Even though 5LINX is a reputable company that sells products that people use every single day (a lot of MLM's sell vitamins, healthy chocolates, etc.), those people believe that it's still a Ponzi. They have those accusations in mind because of the lack of marketing skills. Even though it's a reliable MLM that sells products that are not gimmicks like acai supplements and stuff, people need to learn how to market efficiently to succeed.

    Muetti is learning every day to market more efficiently and be proficient in doing her business, and she has been working for that for nearly a year. She is an executive director, and being close to a national director. Her goal in mind is to reach for at least a senior vice president, but to get there effectively, she has to brand herself more and commit to it more, among other things.

    Conclusion: don't assume all MLM's are pyramid schemes. Do your homework and learn how to market efficiently, preferably before joining one. That's my 2 cents.

    1. kschang profile image88
      kschangposted 12 years agoin reply to this

      The problem with that assumption is it is MUCH SAFER to assume MLMs ARE pyramid schemes, unless proven otherwise.

      In fact, most legitimate MLMs can be ran as a pyramid scheme, if it emphasize recruiting and autoship (which basically is recruiting disguised as sales). It will claim to be legitimate under current rules, but it RUNS like a pyramid scheme.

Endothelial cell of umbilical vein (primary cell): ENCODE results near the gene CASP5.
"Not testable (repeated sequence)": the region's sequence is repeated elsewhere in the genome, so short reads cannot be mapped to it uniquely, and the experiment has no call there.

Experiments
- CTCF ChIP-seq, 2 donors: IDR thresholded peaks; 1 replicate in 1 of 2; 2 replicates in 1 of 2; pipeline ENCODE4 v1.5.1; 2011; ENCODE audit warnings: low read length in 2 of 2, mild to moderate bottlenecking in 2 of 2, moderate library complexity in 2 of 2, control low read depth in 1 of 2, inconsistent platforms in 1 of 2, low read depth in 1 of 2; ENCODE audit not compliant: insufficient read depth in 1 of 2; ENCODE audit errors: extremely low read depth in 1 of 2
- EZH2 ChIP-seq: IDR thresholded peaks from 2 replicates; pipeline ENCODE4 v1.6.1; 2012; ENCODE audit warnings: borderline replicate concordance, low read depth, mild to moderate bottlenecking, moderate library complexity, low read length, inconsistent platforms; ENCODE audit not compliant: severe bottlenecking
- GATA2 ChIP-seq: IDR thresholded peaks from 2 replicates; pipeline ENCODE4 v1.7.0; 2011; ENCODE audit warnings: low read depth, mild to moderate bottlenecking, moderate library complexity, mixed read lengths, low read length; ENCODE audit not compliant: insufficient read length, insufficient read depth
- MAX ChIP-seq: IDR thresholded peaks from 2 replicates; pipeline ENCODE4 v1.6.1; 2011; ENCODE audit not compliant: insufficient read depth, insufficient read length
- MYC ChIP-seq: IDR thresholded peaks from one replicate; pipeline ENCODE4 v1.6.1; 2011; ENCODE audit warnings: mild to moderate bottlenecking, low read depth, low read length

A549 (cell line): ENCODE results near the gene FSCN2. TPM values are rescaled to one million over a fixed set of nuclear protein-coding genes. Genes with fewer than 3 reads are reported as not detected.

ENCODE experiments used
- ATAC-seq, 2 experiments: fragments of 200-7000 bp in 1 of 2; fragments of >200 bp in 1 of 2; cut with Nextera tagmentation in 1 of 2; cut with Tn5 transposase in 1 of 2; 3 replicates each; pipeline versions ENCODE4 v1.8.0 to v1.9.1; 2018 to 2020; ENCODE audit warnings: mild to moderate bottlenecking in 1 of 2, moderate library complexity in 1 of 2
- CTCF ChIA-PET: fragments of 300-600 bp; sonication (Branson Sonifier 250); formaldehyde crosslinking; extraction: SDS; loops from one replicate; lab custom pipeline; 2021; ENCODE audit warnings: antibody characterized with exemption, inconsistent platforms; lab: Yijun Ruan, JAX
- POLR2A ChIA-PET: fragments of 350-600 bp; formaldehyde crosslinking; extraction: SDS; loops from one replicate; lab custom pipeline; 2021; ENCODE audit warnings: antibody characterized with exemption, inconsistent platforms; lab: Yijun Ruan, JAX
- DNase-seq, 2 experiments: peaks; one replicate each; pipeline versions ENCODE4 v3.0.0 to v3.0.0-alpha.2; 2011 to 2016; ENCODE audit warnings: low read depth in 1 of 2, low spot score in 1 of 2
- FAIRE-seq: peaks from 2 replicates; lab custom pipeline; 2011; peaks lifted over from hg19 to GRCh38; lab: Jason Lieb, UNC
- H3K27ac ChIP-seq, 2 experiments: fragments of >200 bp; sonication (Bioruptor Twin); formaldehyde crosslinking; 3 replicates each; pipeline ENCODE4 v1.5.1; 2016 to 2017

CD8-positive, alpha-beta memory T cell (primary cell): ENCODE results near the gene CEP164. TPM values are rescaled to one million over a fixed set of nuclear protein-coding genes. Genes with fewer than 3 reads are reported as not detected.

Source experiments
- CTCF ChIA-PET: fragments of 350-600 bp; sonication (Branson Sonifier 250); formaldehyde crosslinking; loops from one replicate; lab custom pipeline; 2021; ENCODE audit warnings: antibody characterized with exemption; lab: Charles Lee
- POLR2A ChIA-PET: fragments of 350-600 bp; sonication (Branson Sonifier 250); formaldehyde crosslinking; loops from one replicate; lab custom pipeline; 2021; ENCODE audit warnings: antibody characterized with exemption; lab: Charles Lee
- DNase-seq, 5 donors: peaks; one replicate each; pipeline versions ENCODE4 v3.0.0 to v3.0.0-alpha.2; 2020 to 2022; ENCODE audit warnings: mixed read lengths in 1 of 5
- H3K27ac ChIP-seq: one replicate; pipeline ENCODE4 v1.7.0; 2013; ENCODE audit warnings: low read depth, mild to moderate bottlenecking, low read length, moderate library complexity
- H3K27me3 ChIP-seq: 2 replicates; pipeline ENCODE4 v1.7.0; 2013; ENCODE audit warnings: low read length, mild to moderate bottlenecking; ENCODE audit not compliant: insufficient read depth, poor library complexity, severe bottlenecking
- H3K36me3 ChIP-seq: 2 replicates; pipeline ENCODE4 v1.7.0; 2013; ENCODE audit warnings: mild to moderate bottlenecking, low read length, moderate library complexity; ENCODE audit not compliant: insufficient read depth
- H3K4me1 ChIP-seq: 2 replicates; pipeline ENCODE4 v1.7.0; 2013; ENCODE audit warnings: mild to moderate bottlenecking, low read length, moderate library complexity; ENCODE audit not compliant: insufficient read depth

A certain coffee MLM (yes, there is such a thing) asks you to make money by recruiting one person every month, and makes sure THAT person also recruits one every month (and so on).

      Given that want want to autoship you coffee that's WORSE than Starbucks stuff, at twice the price, it sounds like a disaster in the making.

  15. aka-dj profile image66
    aka-djposted 12 years ago

    The confusion is often made, equating MLM with pyramid.

    Most people working for a large company are actually in a pyramid scheme.
    They just don't look at it that way.

    1. talfonso profile image87
      talfonsoposted 12 years agoin reply to this

      Right - that's why doing your own homework is vitally important when looking for an MLM.

  16. melbel profile image95
    melbelposted 12 years ago